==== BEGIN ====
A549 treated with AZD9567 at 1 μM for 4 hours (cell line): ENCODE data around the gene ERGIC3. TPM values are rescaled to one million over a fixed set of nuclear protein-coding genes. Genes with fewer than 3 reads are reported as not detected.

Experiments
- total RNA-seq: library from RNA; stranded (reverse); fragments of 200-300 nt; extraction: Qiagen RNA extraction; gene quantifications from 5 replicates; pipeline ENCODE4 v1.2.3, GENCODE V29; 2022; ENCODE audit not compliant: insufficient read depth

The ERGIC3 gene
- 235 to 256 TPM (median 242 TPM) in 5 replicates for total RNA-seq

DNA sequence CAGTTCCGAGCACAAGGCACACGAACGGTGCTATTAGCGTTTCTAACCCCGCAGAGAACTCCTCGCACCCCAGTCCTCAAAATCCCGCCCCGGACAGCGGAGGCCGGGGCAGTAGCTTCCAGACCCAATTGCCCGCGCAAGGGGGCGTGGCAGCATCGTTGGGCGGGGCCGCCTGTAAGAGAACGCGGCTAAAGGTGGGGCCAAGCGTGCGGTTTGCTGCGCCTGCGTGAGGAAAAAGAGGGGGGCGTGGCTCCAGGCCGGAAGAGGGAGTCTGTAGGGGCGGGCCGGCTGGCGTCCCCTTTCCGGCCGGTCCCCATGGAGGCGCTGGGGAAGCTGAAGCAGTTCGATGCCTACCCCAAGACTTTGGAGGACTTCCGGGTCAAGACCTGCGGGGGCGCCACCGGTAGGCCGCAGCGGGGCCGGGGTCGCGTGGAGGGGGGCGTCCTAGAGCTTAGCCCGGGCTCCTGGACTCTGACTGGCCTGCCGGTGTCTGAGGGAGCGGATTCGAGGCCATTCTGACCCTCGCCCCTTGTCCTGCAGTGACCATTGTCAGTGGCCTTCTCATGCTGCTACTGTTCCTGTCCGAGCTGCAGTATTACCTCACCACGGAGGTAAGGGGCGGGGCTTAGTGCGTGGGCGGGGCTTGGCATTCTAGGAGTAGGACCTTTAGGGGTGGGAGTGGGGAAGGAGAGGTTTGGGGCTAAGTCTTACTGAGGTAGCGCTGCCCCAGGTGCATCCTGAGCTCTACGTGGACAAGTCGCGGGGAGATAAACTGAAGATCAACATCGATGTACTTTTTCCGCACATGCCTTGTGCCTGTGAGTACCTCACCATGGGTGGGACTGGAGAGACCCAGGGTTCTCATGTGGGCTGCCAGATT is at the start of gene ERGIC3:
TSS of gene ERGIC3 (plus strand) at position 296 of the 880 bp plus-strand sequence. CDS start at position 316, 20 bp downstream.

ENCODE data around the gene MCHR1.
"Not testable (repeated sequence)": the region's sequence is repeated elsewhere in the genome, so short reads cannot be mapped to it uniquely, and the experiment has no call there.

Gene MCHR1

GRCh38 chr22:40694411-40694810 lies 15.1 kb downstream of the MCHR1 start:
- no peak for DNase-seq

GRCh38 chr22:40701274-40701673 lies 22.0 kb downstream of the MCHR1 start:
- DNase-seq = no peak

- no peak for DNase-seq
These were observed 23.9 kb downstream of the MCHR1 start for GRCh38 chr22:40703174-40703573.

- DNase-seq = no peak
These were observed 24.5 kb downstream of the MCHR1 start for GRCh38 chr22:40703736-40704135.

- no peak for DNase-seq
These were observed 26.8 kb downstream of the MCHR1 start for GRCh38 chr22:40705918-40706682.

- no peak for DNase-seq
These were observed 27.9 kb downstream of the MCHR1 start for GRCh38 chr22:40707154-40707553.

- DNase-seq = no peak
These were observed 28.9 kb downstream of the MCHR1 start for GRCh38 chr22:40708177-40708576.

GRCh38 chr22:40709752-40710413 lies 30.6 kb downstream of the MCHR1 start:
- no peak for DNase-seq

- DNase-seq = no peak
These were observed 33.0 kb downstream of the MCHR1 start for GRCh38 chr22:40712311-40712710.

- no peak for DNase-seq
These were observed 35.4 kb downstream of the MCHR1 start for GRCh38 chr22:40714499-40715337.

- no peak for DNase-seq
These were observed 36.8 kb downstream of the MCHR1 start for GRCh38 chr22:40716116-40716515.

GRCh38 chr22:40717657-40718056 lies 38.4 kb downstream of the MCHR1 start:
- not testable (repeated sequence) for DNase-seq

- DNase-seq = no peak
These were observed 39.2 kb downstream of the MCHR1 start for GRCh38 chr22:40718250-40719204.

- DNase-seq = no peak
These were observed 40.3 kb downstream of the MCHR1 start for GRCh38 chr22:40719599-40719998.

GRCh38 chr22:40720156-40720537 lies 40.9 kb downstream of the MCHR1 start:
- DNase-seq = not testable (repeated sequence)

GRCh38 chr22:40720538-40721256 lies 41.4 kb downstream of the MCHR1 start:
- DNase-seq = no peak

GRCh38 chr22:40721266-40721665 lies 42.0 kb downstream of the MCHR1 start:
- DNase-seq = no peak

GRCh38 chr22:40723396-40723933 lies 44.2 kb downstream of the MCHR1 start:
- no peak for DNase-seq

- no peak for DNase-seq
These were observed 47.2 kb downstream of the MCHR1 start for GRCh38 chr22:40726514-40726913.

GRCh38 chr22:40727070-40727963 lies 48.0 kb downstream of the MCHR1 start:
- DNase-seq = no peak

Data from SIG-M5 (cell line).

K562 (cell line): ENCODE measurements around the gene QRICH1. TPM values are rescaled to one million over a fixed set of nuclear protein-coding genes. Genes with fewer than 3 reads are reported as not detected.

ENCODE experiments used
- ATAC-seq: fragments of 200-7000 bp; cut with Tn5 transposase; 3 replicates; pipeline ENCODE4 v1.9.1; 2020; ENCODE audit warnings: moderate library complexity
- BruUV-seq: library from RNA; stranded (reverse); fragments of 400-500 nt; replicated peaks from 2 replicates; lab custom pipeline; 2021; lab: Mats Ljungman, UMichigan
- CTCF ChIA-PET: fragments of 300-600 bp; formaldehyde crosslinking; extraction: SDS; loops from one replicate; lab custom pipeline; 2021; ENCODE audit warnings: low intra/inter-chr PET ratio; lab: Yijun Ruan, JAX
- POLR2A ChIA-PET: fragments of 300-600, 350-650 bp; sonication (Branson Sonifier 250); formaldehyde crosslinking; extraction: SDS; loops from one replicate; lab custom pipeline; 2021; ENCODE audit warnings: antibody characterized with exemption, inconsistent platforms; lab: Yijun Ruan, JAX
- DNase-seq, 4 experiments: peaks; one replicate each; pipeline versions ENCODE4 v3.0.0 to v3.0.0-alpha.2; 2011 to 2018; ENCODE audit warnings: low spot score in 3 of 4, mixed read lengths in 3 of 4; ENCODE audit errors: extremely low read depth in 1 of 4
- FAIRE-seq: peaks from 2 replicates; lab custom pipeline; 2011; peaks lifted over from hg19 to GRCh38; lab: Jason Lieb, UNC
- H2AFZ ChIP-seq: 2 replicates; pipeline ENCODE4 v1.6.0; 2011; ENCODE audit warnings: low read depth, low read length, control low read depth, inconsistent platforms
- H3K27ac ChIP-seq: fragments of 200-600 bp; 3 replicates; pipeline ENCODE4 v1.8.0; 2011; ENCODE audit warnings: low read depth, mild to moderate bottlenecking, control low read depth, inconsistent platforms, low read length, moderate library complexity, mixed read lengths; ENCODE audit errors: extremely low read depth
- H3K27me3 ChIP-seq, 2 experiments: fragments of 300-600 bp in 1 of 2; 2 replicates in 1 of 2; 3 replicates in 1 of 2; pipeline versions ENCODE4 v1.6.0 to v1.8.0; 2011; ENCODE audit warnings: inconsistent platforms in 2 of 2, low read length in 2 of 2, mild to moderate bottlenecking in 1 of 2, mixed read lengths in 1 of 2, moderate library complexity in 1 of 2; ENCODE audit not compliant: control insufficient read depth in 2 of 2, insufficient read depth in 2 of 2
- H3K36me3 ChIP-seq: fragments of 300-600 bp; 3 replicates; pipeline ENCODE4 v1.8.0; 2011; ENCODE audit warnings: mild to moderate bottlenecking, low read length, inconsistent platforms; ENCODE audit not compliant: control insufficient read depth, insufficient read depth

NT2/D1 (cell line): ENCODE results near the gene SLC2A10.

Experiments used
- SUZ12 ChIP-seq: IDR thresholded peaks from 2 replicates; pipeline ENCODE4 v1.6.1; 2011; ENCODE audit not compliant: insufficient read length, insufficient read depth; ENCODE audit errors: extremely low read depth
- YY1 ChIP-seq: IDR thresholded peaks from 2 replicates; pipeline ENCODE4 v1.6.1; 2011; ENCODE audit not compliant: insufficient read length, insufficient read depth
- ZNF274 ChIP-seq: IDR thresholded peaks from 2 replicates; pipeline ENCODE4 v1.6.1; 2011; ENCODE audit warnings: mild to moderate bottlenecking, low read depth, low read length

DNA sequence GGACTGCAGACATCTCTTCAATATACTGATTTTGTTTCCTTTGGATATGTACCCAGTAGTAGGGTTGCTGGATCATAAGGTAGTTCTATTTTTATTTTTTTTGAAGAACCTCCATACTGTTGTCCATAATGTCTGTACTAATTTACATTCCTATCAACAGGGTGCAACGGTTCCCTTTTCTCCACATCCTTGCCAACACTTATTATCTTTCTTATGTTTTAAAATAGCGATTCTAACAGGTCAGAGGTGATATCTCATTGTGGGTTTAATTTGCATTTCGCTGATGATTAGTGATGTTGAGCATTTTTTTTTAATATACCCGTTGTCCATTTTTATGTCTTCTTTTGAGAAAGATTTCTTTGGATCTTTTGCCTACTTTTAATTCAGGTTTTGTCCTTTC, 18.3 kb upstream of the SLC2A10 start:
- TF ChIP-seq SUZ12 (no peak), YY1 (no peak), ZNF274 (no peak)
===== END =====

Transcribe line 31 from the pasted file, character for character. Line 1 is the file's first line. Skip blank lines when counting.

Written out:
- no peak for DNase-seq